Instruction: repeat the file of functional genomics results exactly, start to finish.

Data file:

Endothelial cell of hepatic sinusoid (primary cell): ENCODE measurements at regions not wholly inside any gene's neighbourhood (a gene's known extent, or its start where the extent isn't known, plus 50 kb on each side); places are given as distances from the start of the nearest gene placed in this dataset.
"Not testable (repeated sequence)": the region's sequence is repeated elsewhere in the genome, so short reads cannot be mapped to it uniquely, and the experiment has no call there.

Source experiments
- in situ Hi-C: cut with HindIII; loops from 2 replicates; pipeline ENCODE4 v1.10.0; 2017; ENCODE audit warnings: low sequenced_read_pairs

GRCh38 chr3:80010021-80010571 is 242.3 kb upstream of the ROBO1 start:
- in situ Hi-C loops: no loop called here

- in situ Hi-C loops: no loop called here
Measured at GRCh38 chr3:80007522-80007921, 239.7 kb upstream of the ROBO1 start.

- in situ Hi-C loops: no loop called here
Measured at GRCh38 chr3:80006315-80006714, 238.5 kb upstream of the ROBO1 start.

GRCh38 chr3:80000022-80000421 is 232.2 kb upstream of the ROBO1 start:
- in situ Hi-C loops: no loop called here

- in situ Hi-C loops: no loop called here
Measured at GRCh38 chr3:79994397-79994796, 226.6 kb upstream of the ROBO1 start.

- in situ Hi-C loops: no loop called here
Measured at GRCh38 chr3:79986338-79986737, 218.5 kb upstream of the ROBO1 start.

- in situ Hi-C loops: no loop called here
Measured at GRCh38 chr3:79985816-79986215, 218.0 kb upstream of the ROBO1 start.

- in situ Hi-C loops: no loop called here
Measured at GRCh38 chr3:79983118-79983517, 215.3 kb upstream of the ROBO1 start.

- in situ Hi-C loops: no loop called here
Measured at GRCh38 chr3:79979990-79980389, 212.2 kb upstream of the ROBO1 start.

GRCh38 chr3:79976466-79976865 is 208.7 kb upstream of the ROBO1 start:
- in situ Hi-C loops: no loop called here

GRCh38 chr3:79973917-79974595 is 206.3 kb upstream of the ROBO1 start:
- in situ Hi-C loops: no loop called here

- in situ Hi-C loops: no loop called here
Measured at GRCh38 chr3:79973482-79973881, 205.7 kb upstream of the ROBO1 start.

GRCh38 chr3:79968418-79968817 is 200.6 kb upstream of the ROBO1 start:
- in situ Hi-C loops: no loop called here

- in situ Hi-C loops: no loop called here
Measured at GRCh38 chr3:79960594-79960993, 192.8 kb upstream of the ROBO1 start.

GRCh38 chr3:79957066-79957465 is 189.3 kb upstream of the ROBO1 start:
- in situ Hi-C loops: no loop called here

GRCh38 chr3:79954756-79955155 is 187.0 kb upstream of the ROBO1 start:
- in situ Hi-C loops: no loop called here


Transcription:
Endothelial cell of hepatic sinusoid (primary cell): ENCODE measurements at regions not wholly inside any gene's neighbourhood (a gene's known extent, or its start where the extent isn't known, plus 50 kb on each side); places are given as distances from the start of the nearest gene placed in this dataset.
"Not testable (repeated sequence)": the region's sequence is repeated elsewhere in the genome, so short reads cannot be mapped to it uniquely, and the experiment has no call there.

Source experiments
- in situ Hi-C: cut with HindIII; loops from 2 replicates; pipeline ENCODE4 v1.10.0; 2017; ENCODE audit warnings: low sequenced_read_pairs

GRCh38 chr3:80010021-80010571 is 242.3 kb upstream of the ROBO1 start:
- in situ Hi-C loops: no loop called here

- in situ Hi-C loops: no loop called here
Measured at GRCh38 chr3:80007522-80007921, 239.7 kb upstream of the ROBO1 start.

- in situ Hi-C loops: no loop called here
Measured at GRCh38 chr3:80006315-80006714, 238.5 kb upstream of the ROBO1 start.

GRCh38 chr3:80000022-80000421 is 232.2 kb upstream of the ROBO1 start:
- in situ Hi-C loops: no loop called here

- in situ Hi-C loops: no loop called here
Measured at GRCh38 chr3:79994397-79994796, 226.6 kb upstream of the ROBO1 start.

- in situ Hi-C loops: no loop called here
Measured at GRCh38 chr3:79986338-79986737, 218.5 kb upstream of the ROBO1 start.

- in situ Hi-C loops: no loop called here
Measured at GRCh38 chr3:79985816-79986215, 218.0 kb upstream of the ROBO1 start.

- in situ Hi-C loops: no loop called here
Measured at GRCh38 chr3:79983118-79983517, 215.3 kb upstream of the ROBO1 start.

- in situ Hi-C loops: no loop called here
Measured at GRCh38 chr3:79979990-79980389, 212.2 kb upstream of the ROBO1 start.

GRCh38 chr3:79976466-79976865 is 208.7 kb upstream of the ROBO1 start:
- in situ Hi-C loops: no loop called here

GRCh38 chr3:79973917-79974595 is 206.3 kb upstream of the ROBO1 start:
- in situ Hi-C loops: no loop called here

- in situ Hi-C loops: no loop called here
Measured at GRCh38 chr3:79973482-79973881, 205.7 kb upstream of the ROBO1 start.

GRCh38 chr3:79968418-79968817 is 200.6 kb upstream of the ROBO1 start:
- in situ Hi-C loops: no loop called here

- in situ Hi-C loops: no loop called here
Measured at GRCh38 chr3:79960594-79960993, 192.8 kb upstream of the ROBO1 start.

GRCh38 chr3:79957066-79957465 is 189.3 kb upstream of the ROBO1 start:
- in situ Hi-C loops: no loop called here

GRCh38 chr3:79954756-79955155 is 187.0 kb upstream of the ROBO1 start:
- in situ Hi-C loops: no loop called here